Sumit Kumar, analyst at JM Financial and author of the report, summed up the firm’s upbeat view: “Given these favourable tailwinds, we expect vacancies in retail real assets to remain low in the short to medium term.”
He added, “We believe retail assets should continue to command a premium vs. other real estate asset classes due to superior growth profile and favourable macro tailwinds.”
Consumption Wave Has Room to Run
India’s position as one of the fastest growing major economies sets it apart from developed countries where populations are aging and growth is slowing. JM Financial points out that consumption accounts for 59.6% of India’s GDP, far higher than the global average of 55.7% and more than double China’s reliance on domestic spending.
From 2014 to 2021, India’s consumption grew at a 10% CAGR, well ahead of China’s 8.5% rate and more than double the 4.1% growth seen in the United States.
The analysts attribute this to rising incomes, a growing middle class and rapid urbanization. They say India’s urban population has grown at a 2.5% CAGR over the past two decades, increasing from 293 million in 2000 to 493 million in 2021. Urbanization is expected to continue, with cities projected to be home to 50% of the population by 2050 compared to just 35% currently.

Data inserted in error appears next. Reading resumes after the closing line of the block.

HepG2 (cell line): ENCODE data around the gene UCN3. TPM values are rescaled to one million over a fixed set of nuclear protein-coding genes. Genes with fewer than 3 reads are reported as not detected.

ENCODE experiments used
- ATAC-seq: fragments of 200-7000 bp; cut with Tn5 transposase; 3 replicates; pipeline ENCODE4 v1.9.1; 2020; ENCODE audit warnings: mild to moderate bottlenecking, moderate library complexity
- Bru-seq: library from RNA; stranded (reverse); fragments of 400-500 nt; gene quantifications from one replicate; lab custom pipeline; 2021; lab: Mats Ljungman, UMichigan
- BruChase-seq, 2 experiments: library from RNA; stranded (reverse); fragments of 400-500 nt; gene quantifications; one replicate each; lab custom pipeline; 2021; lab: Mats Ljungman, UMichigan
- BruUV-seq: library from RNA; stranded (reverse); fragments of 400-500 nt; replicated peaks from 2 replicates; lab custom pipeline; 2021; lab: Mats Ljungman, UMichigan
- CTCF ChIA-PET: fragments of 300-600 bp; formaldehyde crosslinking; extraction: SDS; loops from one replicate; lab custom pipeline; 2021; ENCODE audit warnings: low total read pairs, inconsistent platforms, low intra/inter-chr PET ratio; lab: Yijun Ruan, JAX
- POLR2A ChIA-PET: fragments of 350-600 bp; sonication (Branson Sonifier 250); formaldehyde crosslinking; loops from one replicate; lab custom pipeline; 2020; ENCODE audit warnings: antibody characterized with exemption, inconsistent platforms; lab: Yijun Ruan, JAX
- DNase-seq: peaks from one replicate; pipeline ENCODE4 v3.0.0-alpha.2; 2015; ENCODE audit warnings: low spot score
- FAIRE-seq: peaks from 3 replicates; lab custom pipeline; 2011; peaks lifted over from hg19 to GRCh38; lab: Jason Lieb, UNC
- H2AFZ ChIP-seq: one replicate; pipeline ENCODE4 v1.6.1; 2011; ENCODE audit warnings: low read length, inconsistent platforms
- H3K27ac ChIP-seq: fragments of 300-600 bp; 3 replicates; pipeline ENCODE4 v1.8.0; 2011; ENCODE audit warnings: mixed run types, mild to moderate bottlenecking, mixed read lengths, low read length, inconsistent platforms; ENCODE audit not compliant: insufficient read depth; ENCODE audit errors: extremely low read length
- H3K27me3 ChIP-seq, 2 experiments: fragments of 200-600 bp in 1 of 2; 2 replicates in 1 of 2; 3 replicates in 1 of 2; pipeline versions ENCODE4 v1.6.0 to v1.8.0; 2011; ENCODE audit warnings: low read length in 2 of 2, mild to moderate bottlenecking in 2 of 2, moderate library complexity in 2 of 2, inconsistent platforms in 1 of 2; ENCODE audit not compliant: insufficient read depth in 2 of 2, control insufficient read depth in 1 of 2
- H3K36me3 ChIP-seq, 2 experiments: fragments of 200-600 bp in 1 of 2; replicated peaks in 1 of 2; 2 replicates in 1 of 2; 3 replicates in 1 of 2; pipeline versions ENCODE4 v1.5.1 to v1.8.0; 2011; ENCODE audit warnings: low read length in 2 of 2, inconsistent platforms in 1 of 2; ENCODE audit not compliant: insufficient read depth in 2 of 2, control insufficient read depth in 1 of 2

With a large and youthful population, an expanding middle class and steady migration from rural areas to cities, JM Financial believes India’s consumption boom still has a long runway for growth. This presents a compelling backdrop for retail real estate developers and mall operators.
A major theme in JM Financial’s outlook is India’s demographic profile which supports strong consumption growth for years to come.
With a median age of just 28.7 years compared to 38.4 in China and 38.5 in the U.S., India has the world’s largest youth population. 74% of Indians are under the age of 45, providing a solid foundation for discretionary spending.
Rapid growth of the middle class is another positive trend. The share of middle income households earning $5,000 to $50,000 annually has jumped from 23.7% in 2010 to 73.1% in 2020. JM Financial sees the middle class swelling to 79% of households by 2030.
Urban vs Rural Demand
While India’s overall population is still nearly two-thirds rural, JM Financial highlights the steady migration to cities seeking better job opportunities. Urban dwellers increased from 293 million in 2000 to 493 million in 2021, a 2.5% CAGR.
This urbanization supports demand for organized retail and modern shopping environments like malls. JM Financial says urban centers are the preferred expansion avenue for most branded retailers compared to lower income rural towns.
With urbanization projected to continue, hitting 50% of the population by 2050, India’s metro areas should see robust retail real estate development and consumption growth for decades to come.
Like most sectors, India’s retail industry is navigating high inflation which could potentially curb consumer spending. However, JM Financial notes that consumption has remained resilient so far in 2022.
Citing annual growth of 18-35% for categories like clothing, footwear, restaurants and recreation, the analysts say higher prices have not yet put a major dent in demand. They believe India’s strong tailwinds of urbanization, rising incomes and a growing middle class should help sustain steady consumption growth long-term.